If it was, it's probably not anymore. Rents have dropped, and it is a great time to be a housing consumer in Manhattan. Either a buyer or a renter. I addressed the state of the sales market in this month's Q2 Report. This blog entry will update you on Manhattan’s rental market.
The New York Times had an article on July 12, 2020 entitled “New York City Rents Fall as Vacancies Rise“. Click HERE to read the entire article. The summary? Since mid June, rental listing inventory has spiked, but renters are not biting. Leasing activity is down 57% from a year ago. The lack of demand can be attributed to fewer renters needing apartments; many are either returning to live with their parents or moving in with their significant others. With people successfully working remotely, they feel no need to live close to work. At the higher end of the market, many would-be renters are summering outside The City in The Hamptons, Down the Shore, or in The Country, and are postponing housing decisions until they determine how and where their children will be schooled, or what they expect their commute will look like.
Landlords are reacting quickly to the softening market by either cutting rents or offering free month(s), allowing flexible move-in dates or lease terms, and payment of broker fees, I received a notice this morning that landlord is offering tenants two months free and one and a half months Owner Paid brokerage commission.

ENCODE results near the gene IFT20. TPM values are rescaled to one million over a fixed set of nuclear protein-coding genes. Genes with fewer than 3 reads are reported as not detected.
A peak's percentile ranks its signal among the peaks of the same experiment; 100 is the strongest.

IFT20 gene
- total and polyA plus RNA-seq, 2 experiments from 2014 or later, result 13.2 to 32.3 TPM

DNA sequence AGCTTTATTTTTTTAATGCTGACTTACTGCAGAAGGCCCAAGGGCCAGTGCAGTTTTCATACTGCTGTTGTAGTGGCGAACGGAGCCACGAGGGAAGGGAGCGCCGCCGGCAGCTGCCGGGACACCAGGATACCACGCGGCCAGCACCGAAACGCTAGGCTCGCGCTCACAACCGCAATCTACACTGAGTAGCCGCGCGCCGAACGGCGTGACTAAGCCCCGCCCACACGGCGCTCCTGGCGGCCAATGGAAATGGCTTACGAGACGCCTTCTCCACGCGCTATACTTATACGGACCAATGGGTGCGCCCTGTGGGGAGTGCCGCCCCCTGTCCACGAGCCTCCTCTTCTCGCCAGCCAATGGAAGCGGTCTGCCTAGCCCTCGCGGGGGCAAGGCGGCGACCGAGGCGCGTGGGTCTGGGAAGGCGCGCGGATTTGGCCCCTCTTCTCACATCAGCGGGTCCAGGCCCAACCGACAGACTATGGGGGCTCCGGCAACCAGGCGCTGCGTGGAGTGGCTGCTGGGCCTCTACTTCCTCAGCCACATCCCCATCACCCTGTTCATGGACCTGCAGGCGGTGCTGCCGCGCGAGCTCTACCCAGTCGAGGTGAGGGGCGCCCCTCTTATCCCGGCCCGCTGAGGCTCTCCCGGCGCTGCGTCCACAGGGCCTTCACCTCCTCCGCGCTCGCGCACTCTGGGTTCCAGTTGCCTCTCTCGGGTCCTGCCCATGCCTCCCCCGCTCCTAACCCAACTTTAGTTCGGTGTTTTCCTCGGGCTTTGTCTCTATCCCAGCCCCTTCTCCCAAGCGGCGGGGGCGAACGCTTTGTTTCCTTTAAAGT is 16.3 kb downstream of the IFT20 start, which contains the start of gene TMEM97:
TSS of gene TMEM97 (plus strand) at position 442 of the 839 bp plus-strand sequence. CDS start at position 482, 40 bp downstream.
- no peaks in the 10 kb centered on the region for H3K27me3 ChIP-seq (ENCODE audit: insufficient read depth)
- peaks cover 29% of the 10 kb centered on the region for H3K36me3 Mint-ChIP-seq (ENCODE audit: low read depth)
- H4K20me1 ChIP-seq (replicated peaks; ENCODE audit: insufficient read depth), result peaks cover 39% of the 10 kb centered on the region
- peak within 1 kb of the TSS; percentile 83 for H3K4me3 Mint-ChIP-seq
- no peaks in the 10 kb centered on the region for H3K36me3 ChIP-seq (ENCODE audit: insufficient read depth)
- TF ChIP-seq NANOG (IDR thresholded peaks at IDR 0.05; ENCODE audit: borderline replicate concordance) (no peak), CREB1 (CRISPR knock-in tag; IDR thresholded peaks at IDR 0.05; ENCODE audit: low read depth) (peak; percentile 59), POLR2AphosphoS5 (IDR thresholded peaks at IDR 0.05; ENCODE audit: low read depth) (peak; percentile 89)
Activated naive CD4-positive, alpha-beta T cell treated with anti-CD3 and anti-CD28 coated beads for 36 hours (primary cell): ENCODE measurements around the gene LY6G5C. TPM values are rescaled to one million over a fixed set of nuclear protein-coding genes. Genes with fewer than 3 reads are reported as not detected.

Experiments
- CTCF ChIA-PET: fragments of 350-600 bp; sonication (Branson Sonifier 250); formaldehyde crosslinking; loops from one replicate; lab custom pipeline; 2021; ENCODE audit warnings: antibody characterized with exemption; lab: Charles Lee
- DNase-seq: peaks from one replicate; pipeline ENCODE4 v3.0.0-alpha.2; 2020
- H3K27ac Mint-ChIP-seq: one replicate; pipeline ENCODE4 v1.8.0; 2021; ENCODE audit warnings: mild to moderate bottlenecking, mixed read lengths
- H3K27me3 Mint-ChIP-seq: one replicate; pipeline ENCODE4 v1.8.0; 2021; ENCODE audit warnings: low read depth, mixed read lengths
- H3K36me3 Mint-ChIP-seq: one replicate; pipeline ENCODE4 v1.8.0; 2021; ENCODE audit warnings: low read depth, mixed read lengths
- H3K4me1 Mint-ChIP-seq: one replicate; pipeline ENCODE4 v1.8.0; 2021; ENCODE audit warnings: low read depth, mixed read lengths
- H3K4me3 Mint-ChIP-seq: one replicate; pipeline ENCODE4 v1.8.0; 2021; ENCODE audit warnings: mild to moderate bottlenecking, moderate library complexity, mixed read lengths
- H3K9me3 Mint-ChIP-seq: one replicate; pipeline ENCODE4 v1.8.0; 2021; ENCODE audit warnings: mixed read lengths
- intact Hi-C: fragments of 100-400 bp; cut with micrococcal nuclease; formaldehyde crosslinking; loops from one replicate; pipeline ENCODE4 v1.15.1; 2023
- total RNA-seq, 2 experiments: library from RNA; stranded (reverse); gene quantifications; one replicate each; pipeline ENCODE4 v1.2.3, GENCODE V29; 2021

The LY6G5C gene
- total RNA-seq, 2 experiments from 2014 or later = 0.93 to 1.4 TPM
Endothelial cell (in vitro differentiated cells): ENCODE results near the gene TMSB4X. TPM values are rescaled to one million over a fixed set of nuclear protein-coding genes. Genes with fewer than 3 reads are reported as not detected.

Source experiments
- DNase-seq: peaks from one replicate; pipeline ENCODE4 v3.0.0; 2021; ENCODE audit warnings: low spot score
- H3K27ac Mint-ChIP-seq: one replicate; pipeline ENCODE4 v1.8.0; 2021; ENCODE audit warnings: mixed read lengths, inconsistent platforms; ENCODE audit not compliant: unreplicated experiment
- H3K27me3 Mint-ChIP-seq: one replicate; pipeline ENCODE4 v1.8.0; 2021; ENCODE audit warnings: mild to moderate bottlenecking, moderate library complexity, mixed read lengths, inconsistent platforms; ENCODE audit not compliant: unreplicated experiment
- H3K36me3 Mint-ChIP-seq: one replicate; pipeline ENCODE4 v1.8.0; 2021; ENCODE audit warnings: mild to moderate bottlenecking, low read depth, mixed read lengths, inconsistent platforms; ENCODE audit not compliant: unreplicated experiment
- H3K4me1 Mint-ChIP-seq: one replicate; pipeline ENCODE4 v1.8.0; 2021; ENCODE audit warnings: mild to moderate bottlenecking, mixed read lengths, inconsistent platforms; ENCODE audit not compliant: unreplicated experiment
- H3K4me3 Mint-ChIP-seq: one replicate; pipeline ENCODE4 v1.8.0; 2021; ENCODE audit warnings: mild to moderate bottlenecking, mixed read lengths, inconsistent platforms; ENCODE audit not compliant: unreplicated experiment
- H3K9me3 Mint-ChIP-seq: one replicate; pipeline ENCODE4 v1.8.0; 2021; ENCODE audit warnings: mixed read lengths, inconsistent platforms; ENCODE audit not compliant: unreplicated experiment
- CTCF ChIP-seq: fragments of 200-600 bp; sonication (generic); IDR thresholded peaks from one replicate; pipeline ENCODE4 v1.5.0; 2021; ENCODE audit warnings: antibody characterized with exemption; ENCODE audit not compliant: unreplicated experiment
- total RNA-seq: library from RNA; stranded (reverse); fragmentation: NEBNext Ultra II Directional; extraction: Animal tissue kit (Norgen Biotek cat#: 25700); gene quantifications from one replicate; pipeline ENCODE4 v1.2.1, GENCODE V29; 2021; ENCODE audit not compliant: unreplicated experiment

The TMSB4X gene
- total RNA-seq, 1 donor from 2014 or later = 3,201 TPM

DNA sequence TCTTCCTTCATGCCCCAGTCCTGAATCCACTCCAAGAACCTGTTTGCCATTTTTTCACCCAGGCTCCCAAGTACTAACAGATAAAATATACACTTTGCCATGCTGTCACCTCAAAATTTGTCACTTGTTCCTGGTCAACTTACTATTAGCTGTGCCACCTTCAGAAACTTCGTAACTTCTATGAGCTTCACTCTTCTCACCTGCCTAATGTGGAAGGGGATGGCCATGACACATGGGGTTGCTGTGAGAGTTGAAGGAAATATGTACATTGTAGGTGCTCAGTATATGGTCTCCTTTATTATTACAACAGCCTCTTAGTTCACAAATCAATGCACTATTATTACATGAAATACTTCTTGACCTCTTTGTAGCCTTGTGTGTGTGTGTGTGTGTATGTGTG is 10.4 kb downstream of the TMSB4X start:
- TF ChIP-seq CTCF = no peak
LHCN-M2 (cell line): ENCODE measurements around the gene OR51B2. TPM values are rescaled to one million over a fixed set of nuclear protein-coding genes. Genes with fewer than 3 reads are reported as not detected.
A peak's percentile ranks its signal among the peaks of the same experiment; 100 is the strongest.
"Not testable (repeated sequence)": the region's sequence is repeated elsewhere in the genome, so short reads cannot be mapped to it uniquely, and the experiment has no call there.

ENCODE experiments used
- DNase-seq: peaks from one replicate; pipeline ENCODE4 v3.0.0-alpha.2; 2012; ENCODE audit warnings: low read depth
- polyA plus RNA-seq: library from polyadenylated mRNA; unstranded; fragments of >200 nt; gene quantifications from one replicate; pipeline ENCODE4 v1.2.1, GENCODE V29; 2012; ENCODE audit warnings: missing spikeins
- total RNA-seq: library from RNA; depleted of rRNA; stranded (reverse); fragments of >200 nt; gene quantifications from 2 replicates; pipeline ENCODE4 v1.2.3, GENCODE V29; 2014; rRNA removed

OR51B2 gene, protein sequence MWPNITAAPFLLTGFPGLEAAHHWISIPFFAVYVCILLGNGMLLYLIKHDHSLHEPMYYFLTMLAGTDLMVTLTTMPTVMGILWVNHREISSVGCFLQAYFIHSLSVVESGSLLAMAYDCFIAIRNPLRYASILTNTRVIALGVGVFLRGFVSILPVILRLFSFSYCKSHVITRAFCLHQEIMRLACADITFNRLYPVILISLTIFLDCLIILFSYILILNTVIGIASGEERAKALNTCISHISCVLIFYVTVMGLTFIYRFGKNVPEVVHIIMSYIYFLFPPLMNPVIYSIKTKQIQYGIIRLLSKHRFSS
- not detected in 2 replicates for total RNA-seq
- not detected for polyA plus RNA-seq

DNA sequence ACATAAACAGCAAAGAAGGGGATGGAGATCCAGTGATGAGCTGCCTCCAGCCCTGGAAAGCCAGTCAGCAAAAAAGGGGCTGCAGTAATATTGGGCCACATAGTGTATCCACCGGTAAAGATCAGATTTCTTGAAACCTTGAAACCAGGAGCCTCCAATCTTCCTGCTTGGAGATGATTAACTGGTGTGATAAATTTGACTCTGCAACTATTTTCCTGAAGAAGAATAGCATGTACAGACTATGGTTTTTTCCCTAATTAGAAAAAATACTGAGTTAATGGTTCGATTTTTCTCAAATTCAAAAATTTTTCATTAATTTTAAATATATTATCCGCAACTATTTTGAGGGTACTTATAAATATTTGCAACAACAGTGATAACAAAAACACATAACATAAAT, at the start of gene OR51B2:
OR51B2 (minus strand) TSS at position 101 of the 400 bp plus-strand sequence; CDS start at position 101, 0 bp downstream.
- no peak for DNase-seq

Another of our landlords, with a portfolio of approximately 8,000 units, regularly distributes a list of its availabilities. The list is typically between 15 and 25 pages long. On April 1, it was 17 pages. On June 1, it was 42 pages. On July 1, it was 65 pages. On July 15, it was 79 pages, and they are currently offering tenants one month free and payment of the broker fee on all of its apartments. In the last 3 months, Manhattan went from a rental inventory of just over 10,000 units to more than 19,000, and more are likely as unreported "shadow inventory".
It is impossible to know precisely how much rents have fallen because the monthly rents don't include the many other incentives being offered.
We asked one of our tenant clients whether she considered delaying her move to see whether rents would come down further. Her response: "I don't want to wait; I want to be settled in my new place well before another lockdown / shelter-in-place order is issued."
We remain committed to providing our clients with an understandable analysis of what's happening in the Manhattan marketplace. Let us know how we can help with your particular real estate needs.